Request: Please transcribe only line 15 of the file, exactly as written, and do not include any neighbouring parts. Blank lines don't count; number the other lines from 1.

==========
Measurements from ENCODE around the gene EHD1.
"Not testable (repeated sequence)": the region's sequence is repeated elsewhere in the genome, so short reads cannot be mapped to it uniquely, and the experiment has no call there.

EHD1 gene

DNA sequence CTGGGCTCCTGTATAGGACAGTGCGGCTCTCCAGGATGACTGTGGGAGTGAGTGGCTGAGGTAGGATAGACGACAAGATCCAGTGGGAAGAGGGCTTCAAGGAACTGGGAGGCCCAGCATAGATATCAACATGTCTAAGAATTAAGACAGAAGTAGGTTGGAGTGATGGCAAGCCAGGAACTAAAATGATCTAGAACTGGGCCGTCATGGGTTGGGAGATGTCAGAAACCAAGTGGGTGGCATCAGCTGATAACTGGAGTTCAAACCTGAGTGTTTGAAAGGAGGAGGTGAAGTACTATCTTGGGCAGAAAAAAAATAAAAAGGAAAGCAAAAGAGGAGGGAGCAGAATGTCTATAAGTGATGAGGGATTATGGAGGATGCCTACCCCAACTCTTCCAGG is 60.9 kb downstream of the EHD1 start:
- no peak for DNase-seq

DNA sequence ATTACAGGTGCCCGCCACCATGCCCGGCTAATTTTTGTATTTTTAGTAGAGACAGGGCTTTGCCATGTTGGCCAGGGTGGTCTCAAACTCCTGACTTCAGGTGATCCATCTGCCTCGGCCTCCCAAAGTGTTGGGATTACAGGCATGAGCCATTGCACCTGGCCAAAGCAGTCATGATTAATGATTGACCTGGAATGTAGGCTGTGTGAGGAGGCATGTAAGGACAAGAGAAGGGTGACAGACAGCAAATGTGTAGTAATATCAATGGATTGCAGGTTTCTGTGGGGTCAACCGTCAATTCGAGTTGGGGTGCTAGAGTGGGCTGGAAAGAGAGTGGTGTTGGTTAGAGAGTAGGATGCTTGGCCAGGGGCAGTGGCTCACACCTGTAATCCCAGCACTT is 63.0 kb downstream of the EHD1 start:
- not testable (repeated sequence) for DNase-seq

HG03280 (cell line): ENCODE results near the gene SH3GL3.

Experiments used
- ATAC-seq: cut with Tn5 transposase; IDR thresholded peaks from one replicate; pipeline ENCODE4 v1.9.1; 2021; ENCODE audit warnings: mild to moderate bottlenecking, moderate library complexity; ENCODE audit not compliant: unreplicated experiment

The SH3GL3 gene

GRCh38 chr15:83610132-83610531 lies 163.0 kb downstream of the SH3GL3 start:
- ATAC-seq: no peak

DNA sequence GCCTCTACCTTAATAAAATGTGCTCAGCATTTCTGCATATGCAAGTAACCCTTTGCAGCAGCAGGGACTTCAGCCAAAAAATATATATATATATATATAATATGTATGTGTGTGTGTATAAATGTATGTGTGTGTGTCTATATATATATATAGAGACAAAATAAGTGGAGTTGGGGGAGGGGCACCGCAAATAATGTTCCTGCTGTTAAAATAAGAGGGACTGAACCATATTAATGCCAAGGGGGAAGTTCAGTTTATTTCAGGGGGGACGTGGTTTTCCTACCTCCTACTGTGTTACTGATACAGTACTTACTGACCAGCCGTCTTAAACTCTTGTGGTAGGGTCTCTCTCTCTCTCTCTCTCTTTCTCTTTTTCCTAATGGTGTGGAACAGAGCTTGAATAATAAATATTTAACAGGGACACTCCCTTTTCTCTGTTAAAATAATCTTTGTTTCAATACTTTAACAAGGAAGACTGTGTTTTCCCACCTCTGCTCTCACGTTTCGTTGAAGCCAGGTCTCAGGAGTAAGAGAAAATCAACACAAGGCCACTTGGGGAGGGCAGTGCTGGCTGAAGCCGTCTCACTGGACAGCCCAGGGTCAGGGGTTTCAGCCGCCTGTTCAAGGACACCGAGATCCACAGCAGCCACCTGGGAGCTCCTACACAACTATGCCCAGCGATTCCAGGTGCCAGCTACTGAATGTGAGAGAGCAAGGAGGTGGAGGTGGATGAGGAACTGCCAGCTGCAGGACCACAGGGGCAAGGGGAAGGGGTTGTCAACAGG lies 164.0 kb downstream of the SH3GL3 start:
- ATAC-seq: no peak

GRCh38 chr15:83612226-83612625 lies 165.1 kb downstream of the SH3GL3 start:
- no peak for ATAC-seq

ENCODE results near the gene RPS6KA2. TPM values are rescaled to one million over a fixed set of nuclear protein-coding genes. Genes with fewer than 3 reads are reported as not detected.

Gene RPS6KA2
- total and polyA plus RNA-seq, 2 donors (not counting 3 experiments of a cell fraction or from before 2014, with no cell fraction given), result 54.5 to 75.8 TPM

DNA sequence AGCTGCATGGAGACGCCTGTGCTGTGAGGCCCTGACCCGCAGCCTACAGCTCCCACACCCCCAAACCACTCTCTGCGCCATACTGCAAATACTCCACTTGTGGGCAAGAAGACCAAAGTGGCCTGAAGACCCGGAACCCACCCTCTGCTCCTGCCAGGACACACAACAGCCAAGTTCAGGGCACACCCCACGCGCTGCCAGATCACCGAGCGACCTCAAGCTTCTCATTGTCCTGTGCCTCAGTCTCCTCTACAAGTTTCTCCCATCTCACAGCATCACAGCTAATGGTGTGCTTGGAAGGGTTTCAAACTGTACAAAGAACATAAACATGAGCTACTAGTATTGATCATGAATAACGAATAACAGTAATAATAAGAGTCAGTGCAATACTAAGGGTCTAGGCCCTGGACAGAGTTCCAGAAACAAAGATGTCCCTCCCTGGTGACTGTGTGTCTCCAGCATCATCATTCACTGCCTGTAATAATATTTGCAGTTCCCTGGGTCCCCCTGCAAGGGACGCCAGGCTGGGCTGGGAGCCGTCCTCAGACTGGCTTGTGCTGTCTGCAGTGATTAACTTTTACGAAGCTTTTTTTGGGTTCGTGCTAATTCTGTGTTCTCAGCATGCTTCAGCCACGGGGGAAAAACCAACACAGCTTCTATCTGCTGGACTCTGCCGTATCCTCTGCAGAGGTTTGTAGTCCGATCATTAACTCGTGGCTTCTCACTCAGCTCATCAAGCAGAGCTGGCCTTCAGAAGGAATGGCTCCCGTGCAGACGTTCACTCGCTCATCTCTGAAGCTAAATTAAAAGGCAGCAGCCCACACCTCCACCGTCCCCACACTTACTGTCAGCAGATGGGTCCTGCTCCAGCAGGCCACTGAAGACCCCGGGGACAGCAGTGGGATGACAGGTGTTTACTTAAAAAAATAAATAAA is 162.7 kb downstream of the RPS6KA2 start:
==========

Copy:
- ATAC-seq: no peak